|I was appointed the finance correspondent for Senior Life Advisor, an online magazine for investors near or in retirement. The articles for Senior Life Advisor were designed to offer actionable information as well as items of interest about economics, investing and personal finance.|
One of the biggest money debates is whether investors are better off buying actively managed funds or passively managed funds. Sounds complex, but they are easy to explain. A passive fund is one that is built and managed by a rule. For instance, a biotechnology index fund might buy and hold the 50 largest biotechnology companies. A global stock fund might buy stocks in the largest industrial economies in the world. By contrast an actively managed fund would employ portfolio managers to try to pick the best biotechnology companies or the best global stocks.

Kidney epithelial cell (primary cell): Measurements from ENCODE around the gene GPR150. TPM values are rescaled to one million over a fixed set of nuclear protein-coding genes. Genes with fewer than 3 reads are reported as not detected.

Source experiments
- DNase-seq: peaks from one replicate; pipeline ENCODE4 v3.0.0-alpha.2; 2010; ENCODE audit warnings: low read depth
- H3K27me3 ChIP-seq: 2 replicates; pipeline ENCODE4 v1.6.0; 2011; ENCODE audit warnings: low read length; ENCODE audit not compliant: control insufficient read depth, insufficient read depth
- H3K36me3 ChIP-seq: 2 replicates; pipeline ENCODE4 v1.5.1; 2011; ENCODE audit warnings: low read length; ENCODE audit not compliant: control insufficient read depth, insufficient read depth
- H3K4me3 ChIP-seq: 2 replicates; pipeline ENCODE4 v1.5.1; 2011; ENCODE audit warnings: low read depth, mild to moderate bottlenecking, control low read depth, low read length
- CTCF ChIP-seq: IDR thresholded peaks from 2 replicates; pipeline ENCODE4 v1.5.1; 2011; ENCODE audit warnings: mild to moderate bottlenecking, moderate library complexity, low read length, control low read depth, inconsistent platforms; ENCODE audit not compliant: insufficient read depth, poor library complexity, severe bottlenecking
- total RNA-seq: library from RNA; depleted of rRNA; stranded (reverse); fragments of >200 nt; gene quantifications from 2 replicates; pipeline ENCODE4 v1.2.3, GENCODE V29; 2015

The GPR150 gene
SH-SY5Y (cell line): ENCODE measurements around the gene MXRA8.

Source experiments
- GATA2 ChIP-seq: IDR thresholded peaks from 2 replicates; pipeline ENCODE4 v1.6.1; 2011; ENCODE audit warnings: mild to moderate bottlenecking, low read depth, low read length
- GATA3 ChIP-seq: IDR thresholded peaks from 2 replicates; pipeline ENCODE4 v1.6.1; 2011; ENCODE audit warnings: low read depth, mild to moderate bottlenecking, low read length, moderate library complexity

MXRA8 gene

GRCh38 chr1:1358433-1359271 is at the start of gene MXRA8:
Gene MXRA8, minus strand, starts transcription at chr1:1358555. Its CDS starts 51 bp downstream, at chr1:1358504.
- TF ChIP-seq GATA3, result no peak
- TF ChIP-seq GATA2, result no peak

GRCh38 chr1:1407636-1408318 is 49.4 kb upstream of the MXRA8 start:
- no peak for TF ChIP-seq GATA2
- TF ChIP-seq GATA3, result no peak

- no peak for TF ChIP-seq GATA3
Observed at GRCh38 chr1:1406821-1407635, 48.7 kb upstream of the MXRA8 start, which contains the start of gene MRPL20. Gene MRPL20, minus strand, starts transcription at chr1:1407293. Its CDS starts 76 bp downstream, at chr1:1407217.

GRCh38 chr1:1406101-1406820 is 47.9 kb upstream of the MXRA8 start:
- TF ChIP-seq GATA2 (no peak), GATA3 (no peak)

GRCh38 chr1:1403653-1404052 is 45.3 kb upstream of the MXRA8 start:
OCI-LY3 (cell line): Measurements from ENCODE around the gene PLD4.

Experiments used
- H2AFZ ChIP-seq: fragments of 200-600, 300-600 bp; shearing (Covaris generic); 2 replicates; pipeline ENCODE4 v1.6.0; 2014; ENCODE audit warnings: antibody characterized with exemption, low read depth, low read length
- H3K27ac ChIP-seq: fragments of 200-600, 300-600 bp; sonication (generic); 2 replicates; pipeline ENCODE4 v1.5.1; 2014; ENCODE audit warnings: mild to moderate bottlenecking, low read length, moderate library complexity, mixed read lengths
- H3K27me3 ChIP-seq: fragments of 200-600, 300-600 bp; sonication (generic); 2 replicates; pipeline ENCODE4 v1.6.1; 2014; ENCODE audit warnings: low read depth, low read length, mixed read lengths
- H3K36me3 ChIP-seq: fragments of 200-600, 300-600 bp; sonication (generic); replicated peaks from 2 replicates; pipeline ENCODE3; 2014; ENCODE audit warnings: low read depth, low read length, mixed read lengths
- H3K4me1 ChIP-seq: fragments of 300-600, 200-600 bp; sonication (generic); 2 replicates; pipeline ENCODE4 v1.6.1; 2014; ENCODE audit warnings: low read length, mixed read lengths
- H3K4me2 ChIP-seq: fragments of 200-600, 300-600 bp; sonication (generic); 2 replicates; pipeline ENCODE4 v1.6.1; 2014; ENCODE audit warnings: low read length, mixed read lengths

Which is better? Recognizing there are no absolutes, there is overwhelming evidence that passively managed funds are better for most investors. First, actively managed funds tend not perform much better than passive ones. Standard & Poor’s Index Versus Active (SPIVA) initiative, which has been measuring the performance of the two camps for about 15 years has found that over the most recent 10 year period, actively managed funds buying, say large U.S. stocks failed to outperform the S&P 500 index fund 88% of the time. Second, fees for index funds tend to be much lower. In the most recent study by Morningstar, mutual fund fees for large stock funds of approximately 0.72% were about seven times higher than comparable stock find fees of 0.11%.
Net, net? With the long term return on stocks of about 8.5%, giving up almost 10% of your profits to fees for underperformance is not a sound choice for most investors. This doesn’t mean your financial advisors is providing bad advice if they recommend a mutual fund. It does mean that you should question them very carefully why they are making the recommendation.